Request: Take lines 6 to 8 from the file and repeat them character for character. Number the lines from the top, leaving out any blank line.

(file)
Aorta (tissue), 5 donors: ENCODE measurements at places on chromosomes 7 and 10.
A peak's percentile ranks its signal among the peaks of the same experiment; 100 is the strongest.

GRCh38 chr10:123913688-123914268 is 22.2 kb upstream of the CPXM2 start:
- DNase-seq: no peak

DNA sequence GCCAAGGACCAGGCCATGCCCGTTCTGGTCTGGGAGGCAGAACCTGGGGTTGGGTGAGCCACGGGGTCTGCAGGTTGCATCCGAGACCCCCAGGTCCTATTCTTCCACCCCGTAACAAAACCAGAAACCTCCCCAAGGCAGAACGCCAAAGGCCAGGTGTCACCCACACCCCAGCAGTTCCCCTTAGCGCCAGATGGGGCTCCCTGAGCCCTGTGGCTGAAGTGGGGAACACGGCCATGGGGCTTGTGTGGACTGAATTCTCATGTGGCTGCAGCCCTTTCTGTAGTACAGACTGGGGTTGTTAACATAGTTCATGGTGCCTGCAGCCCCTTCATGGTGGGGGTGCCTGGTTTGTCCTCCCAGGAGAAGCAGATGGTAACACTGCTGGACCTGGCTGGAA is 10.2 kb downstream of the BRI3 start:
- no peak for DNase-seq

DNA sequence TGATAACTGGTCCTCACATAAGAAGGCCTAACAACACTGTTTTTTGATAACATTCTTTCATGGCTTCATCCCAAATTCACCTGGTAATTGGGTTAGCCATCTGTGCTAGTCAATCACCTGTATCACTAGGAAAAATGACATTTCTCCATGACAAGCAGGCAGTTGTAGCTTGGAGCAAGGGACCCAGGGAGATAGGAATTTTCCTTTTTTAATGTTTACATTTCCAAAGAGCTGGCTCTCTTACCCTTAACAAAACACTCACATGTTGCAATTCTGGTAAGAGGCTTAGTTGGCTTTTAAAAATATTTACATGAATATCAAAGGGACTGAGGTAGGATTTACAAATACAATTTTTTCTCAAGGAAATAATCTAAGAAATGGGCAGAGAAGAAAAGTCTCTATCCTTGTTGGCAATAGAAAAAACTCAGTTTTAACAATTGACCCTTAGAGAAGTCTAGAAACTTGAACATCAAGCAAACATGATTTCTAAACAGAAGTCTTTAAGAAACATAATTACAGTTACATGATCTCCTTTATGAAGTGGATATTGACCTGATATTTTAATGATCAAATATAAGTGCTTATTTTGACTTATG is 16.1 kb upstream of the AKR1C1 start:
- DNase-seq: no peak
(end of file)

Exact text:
- no peak for DNase-seq

DNA sequence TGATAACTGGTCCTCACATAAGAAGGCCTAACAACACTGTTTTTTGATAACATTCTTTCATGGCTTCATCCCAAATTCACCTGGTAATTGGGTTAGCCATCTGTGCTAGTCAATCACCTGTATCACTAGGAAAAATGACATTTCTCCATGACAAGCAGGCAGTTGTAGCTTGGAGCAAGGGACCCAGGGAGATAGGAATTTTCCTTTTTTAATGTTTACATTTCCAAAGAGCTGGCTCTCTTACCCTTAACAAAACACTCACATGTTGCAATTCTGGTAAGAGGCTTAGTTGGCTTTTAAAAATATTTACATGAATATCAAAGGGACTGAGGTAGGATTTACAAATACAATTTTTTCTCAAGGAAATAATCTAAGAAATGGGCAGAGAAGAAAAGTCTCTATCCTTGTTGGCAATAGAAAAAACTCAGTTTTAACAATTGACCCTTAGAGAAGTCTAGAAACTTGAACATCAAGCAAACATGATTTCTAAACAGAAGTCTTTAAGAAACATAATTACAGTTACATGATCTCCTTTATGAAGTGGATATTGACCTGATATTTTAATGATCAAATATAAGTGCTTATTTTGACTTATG is 16.1 kb upstream of the AKR1C1 start:
- DNase-seq: no peak